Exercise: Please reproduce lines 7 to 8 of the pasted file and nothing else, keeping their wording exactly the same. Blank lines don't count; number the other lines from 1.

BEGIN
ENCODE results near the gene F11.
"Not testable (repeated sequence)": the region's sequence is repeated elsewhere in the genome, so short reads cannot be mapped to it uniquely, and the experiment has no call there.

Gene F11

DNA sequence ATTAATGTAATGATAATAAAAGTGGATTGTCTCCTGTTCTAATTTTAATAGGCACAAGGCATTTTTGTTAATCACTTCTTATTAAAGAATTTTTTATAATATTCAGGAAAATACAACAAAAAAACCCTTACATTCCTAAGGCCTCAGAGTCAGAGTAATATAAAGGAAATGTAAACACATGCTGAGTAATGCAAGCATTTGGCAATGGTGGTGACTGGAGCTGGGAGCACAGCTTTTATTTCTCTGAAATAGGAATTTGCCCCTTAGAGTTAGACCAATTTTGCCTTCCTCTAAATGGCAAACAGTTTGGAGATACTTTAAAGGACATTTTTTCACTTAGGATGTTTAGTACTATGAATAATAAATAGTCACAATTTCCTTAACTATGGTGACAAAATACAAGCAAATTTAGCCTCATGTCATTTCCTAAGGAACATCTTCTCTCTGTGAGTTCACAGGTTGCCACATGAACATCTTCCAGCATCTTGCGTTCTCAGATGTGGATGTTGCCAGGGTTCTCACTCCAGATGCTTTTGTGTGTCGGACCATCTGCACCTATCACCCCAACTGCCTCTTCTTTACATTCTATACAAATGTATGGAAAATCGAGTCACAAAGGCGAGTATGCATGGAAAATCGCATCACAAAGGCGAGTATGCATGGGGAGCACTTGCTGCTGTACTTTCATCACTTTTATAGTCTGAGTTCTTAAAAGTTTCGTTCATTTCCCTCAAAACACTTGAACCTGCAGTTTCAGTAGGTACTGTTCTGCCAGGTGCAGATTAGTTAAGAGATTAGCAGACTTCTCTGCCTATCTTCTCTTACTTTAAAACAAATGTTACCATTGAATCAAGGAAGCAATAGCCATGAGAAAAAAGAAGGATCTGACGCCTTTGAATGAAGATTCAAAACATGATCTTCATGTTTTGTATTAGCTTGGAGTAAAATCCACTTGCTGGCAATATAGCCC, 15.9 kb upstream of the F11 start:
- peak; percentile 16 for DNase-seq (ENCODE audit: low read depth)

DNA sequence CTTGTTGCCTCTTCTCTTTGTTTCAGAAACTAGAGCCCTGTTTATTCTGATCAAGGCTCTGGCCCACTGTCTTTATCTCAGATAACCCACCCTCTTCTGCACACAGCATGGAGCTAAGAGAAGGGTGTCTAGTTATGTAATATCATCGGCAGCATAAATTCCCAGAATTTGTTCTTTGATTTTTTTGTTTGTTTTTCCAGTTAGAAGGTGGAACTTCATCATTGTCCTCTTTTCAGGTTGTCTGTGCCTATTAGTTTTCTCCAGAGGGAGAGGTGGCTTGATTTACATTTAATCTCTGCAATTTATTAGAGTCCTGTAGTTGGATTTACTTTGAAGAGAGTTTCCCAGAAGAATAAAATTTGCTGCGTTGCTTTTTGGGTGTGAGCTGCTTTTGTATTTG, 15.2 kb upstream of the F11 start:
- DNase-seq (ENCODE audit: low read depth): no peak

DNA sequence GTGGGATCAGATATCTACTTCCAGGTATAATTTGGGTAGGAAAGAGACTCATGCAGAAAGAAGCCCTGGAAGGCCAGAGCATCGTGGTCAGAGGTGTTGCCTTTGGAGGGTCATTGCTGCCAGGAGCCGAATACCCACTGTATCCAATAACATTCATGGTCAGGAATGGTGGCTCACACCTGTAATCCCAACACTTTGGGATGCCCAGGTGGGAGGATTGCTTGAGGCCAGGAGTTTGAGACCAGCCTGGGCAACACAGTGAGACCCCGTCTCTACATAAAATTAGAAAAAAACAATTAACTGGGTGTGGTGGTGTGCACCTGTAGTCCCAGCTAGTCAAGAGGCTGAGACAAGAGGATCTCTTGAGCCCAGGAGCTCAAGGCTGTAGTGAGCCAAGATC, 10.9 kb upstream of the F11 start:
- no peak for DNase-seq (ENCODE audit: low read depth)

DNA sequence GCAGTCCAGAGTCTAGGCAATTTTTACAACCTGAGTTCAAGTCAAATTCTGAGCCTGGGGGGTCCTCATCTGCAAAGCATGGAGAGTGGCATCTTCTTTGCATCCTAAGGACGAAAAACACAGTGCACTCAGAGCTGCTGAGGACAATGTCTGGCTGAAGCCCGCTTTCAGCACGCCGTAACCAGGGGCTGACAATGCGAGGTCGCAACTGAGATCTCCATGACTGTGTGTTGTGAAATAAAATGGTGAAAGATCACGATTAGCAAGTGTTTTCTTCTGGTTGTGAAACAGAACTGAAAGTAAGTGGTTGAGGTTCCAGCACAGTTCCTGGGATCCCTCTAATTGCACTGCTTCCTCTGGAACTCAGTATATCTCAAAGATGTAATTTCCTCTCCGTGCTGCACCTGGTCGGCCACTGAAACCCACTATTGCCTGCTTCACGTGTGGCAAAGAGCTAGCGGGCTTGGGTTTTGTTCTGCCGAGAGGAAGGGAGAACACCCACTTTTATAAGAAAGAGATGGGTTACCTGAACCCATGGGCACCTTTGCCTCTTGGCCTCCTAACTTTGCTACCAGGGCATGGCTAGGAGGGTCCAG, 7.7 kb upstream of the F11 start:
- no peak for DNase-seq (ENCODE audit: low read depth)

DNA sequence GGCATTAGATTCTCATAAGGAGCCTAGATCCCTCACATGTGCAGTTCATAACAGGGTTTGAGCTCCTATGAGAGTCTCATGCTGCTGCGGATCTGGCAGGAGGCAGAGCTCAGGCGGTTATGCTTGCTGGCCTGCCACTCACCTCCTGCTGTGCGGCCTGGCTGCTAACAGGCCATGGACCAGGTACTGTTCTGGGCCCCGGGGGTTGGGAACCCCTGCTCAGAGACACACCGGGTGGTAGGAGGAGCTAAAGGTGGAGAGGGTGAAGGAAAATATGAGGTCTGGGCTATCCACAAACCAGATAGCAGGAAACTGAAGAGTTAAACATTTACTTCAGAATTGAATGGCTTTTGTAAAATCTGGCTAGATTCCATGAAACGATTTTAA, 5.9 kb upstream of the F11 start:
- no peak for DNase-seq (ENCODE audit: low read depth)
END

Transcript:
- DNase-seq (ENCODE audit: low read depth): no peak

DNA sequence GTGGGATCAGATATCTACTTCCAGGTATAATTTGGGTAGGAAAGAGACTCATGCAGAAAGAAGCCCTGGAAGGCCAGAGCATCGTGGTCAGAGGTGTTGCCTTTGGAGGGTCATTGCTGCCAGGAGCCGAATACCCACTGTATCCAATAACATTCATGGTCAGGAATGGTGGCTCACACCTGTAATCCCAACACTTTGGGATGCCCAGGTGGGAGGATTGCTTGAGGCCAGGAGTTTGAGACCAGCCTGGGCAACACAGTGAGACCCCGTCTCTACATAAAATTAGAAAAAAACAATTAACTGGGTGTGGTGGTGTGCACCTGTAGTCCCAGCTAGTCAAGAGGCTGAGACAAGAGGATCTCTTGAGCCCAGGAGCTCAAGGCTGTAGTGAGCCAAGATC, 10.9 kb upstream of the F11 start: